Probably? What do you base that upon? 15 years ago I might have found this plausible, but this has not been the impression I've gotten nowadays and the Leaving Cert honours maths exam was getting less and less a decent test of what was covered on the syllabus through the 90s.
im doing honours maths and yes the questions 15yrs ago were much harder but its still no joke. the people who get a1's now would have got them back then the numbers of people who get an a1 is about 3 percent and that isn't even counting those who do pass so it hasn't changed much.
0
ecksor
Badges: 1
Rep:
?
#46
Report 14 years ago
#46
I got an A1 and would have been confident of getting and A in the old style 80s papers, but was definitely of the opinion when I did it that the paper was becoming far less testing.

I think he objects to your wording because the UK is Great Britain and Northern Ireland, when you don't appear to mean to include NI (or the occupied territories as he calls them). I would hazard a guess that he doesn't recognise the legitimacy of the United Kingdom and that such recognition equates with a lack of patriotism ...

I'm curious if polthegael uses such terms as the 'Free State' and the 'Occupied Territories' in ordinary discussion in England.
0
roxy potter
Badges: 1
Rep:
?
#47
Report Thread starter 14 years ago
#47
(Original post by ecksor)
I got an A1 and would have been confident of getting and A in the old style 80s papers, but was definitely of the opinion when I did it that the paper was becoming far less testing.

I think he objects to your wording because the UK is Great Britain and Northern Ireland, when you don't appear to mean to include NI (or the occupied territories as he calls them). I would hazard a guess that he doesn't recognise the legitimacy of the United Kingdom and that such recognition equates with a lack of patriotism ...
i see where he is coming from and i apologise,
i understand. i just have a habit of never including ni.
im assuming he's not a unionist then.

where are you studying?
0
Poc ar buile
Badges: 0
#48
Report 14 years ago
#48
(Original post by ecksor)
I'm curious if polthegael uses such terms as the 'Free State' and the 'Occupied Territories' in ordinary discussion in England.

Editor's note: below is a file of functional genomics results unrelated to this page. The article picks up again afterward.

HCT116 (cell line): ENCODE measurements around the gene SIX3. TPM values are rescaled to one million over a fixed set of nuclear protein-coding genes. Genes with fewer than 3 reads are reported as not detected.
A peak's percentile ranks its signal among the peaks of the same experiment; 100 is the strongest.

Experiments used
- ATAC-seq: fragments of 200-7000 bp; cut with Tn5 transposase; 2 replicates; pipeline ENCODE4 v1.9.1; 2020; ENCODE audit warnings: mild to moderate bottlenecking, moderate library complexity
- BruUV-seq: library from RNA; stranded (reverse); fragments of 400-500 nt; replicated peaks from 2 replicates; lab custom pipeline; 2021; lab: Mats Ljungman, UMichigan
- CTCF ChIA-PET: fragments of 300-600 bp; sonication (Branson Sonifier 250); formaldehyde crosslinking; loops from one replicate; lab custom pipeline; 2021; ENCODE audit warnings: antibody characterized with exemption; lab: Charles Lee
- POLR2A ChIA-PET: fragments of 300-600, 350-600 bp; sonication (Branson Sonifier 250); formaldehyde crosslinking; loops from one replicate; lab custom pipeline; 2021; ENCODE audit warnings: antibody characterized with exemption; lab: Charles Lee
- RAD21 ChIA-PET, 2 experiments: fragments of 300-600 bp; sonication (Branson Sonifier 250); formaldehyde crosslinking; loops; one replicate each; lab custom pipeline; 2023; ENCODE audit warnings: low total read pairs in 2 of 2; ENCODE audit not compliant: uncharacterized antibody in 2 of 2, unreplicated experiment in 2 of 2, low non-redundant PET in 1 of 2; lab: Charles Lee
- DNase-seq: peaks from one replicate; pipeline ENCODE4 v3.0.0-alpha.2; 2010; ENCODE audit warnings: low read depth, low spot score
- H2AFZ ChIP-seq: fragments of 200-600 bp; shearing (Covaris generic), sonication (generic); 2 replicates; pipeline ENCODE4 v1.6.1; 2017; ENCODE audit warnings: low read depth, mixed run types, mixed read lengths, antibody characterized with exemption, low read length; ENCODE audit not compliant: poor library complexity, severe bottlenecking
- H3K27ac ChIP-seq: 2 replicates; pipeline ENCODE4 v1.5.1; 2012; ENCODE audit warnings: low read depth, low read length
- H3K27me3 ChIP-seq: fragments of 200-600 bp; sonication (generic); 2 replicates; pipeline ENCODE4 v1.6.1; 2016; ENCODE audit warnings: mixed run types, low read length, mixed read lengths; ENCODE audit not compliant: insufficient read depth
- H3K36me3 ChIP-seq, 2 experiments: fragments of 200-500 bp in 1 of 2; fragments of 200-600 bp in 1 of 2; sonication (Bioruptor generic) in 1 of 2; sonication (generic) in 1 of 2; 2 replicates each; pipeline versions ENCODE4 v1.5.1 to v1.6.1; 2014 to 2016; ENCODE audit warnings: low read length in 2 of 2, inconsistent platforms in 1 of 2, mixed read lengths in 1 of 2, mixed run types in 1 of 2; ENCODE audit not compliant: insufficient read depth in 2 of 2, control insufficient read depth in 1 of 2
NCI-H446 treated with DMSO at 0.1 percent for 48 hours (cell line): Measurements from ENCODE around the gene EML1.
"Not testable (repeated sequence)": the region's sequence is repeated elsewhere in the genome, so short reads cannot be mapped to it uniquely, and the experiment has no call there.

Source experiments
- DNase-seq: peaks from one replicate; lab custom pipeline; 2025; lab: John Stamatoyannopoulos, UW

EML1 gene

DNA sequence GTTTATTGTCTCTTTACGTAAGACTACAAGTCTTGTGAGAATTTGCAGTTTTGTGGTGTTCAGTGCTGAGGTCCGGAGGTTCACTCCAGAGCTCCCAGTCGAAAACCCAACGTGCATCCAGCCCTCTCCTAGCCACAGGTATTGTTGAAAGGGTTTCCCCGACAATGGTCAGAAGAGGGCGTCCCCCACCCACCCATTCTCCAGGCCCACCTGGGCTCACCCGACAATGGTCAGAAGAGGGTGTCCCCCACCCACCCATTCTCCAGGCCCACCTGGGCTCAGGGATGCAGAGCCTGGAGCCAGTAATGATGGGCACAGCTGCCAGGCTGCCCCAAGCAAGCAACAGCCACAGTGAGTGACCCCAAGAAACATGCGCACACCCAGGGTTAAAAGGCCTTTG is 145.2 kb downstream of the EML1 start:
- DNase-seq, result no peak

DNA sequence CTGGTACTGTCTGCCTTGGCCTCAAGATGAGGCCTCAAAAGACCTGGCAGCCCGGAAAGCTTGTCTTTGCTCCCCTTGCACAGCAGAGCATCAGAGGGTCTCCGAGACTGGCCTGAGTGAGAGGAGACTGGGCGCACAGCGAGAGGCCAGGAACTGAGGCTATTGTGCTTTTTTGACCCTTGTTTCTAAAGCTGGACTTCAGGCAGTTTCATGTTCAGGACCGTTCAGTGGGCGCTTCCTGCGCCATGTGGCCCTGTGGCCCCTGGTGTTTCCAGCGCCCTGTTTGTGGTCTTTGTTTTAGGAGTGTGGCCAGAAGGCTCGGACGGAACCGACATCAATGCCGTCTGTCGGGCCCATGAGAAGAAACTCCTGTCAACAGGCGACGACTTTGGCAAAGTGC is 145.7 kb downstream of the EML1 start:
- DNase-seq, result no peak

Yes, I do. The only people who have ever had issue with me, however, are my parents!
0
ecksor
Badges: 1
Rep:
?
#49
Report 14 years ago
#49
(Original post by polthegael)
Yes, I do. The only people who have ever had issue with me, however, are my parents!
Not surprised
0
Poc ar buile
Badges: 0
#50
Report 14 years ago
#50
(Original post by roxy potter)
the system does over value a levels but that is being changed next year. as of next year a leaving cert subject is two thirds of an a level. but we do seven subjects six count for points and you get 100 points for an A1 which is over ninty percent.

but why do you think tcd has more prestige?

also i wouldnt exactly rate ul or dcu as high as you do.
I'd agree... DCU is a patsy polytechnic for retards (that's an exageration - sorry to any DCU students out there!). There is no way it is better than UCG.

Ca bhfuil tu i do chonai, a Roxy? Gar de chathair na Gaillmhe? Ni feidir liom fadai a chur ar mo ghutai!

PS... Cen aois thu? Duirt tu nach ndearna tu d'Ardteist fos...!
0
roxy potter
Badges: 1
Rep:
?
#51
Report Thread starter 14 years ago
#51
(Original post by polthegael)
I'd agree... DCU is a patsy polytechnic for retards (that's an exageration - sorry to any DCU students out there!). There is no way it is better than UCG.

Ca bhfuil tu i do chonai, a Roxy? Gar de chathair na Gaillmhe? Ni feidir liom fadai a chur ar mo ghutai!